Slough Cooperative Film Society Slough Cooperative Film Society

The Society has been showing the best of world and independent cinema in Slough for 70 years


17th September 2019 DATCHET VILLAGE HALL

EVERYBODY KNOWS (Todos lo saben)

Spain/France/Italy 133 mins Cert. 15

Laura Penélope Cruz Director Asghar Farhadi
Paco Javier Bardem Screenplay Asghar Farhadi.
Alejandro Ricardo Darίn Cinematography José Luis Alcaine
Fernando Eduard Fernández Editor Hayedeh Safiyari
Bea Bárbara Lennie MusicJavier Limόn
Ana Irma Cuesta
Mariana Elvira Minguez
Antonio Ramόn Barea
Irene Carla Campra
Rocίo Sara Sálamo
Joan Roger Casamajor
Jorge José Ángel Egido
Felipe Sergio Castellanos
Diego Iván Chavero
Everybody Knows poster

Iranian filmmaker Asghar Farhadi brings his astute observational skills to Spain in this twisty, involving drama, which weaves in elements of a mystery thriller as it puts its characters through the wringer. A fine cast brings these people to life with a remarkable range of emotions, and the story has a gripping momentum as it explores complex ideas about connections between family, friends, community and the land itself.

Laura travels home from Argentina to rural Spain for the wedding of her sister Rocio, happily reuniting with her cranky father Antonio, older sister Mariana, brother-in-law Fernando and various cousins. Laura has brought 16-year-old daughter Irene along, and she instantly rekindles her romance with local boy Felipe. Then during the wedding Irene is kidnapped, and Laura's husband Alejandro flies in to try to help. And when Laura's lifelong friend and ex Paco becomes involved in the situation, tongues begin wagging.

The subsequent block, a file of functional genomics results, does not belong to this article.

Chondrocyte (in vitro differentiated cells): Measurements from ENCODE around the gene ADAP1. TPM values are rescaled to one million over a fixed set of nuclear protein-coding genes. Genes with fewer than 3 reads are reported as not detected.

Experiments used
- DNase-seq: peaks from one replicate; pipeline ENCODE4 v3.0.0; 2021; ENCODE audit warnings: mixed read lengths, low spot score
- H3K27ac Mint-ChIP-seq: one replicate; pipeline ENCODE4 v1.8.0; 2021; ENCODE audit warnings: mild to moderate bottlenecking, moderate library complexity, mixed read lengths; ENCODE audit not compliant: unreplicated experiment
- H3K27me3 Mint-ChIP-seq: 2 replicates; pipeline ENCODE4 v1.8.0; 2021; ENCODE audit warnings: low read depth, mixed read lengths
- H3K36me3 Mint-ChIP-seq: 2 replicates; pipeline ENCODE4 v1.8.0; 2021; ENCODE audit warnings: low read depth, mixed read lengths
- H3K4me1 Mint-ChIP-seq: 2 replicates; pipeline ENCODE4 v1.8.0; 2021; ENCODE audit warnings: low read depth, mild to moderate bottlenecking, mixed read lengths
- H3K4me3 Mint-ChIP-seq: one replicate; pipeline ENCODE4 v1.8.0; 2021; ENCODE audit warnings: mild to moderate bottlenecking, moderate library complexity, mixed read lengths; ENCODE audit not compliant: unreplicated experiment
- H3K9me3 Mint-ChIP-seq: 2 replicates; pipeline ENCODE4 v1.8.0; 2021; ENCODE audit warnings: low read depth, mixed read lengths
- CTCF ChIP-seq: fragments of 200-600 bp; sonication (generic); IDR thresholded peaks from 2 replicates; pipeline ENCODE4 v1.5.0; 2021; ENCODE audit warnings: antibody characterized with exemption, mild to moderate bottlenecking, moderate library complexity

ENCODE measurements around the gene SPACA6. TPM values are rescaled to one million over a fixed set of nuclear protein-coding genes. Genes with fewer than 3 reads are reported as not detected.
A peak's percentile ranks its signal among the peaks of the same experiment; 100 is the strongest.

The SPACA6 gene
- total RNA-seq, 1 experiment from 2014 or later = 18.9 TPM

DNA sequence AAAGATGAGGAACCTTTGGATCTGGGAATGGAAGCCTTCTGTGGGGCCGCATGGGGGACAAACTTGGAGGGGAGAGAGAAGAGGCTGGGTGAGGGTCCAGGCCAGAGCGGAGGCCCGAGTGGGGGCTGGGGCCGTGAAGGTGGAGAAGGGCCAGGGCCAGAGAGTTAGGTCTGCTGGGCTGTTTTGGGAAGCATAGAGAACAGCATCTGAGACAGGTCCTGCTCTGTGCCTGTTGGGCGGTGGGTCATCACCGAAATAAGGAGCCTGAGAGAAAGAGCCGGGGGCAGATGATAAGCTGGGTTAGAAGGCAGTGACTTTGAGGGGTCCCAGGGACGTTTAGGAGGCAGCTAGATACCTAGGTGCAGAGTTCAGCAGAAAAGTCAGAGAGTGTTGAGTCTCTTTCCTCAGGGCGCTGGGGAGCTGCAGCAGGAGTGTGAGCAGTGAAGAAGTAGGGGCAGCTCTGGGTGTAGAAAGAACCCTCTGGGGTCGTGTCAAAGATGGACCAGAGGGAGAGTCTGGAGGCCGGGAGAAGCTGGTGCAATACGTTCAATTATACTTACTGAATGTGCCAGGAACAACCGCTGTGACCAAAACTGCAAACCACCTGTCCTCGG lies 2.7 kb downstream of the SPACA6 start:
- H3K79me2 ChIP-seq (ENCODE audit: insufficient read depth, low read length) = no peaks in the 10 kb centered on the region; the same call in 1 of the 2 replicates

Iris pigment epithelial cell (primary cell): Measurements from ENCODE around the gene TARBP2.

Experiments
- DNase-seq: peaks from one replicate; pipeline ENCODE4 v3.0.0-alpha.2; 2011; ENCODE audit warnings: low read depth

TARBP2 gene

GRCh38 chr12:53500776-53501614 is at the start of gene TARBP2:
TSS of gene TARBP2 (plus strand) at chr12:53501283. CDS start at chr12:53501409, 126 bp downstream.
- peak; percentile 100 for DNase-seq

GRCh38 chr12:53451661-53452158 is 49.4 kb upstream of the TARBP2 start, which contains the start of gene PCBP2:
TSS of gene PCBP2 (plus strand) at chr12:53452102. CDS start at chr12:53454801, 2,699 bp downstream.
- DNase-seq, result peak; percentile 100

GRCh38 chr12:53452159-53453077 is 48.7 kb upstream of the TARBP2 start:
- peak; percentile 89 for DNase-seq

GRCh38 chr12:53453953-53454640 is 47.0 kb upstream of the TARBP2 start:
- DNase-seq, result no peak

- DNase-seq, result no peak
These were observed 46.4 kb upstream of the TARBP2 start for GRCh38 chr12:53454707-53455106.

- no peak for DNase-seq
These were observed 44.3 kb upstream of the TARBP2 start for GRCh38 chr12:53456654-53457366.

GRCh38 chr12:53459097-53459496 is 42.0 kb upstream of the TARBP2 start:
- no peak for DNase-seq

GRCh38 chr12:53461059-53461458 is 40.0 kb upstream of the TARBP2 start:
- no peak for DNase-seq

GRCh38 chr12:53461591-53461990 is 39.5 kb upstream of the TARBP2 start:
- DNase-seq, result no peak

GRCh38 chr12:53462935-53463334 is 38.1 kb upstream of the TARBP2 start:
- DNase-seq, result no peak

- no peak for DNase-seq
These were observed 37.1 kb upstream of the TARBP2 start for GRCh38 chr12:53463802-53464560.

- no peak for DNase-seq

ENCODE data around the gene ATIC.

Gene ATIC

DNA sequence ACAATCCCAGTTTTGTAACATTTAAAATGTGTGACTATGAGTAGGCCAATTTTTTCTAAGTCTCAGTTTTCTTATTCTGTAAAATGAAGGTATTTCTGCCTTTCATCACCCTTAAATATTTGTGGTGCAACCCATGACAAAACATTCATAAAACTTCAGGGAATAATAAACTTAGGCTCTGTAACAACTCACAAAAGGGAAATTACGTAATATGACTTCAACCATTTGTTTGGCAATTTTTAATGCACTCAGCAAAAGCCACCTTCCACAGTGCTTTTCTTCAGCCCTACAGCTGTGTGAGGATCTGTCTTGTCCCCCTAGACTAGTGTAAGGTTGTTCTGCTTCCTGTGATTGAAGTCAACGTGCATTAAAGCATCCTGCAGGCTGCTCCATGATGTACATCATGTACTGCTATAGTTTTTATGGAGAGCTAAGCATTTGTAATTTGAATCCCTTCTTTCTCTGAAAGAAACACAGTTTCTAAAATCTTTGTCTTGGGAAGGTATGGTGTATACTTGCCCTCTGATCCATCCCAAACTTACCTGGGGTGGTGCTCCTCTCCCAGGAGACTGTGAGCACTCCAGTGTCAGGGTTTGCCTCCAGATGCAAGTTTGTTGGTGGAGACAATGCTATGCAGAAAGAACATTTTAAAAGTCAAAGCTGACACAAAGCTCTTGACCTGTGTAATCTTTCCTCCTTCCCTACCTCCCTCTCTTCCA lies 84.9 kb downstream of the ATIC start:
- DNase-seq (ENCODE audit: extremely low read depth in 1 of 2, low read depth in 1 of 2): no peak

The film's opening section is a bustling, lively explosion of joy as old relationships are rekindled and the marriage ceremony and party unfold. This shifts jarringly to wrenching confusion with Irene's disappearance, as darker feelings within this group of people begin to emerge, including old grudges, closely held secrets and local gossip. Intriguingly, the point is that everyone knows the truth even if they are afraid to say it out loud. And the most deeply guarded secrets aren't as hidden as people think they are.

Performances are very big, swerving between heightened happiness and devastating pain. Cruz and Bardem adeptly navigate this while keeping their characters bracingly grounded and easy to identify with. And their chemistry has a terrific sense of time to it. Darίn has a trickier role as the stoic Alejandro, an outsider with his own issues. And Lennie is sharply memorable as Paco's wife, drawn reluctantly into the events in ways she could never begin to predict, starting with a dress that no longer fits.

Farhadi is an expert at exploring the wrinkles of everyday life interrupted by unexpected events. This story sometimes feels overwrought in its emotional intensity, both the highs and the lows, but it's also strikingly realistic. This means that the audience is able to fully experience the rollercoaster of feelings, from the giddy happiness of family reunions and revisited friendships to the crippling fear of revealed secrets and potential tragedy. And what the film has to say about community is quietly profound.

Rich Cline at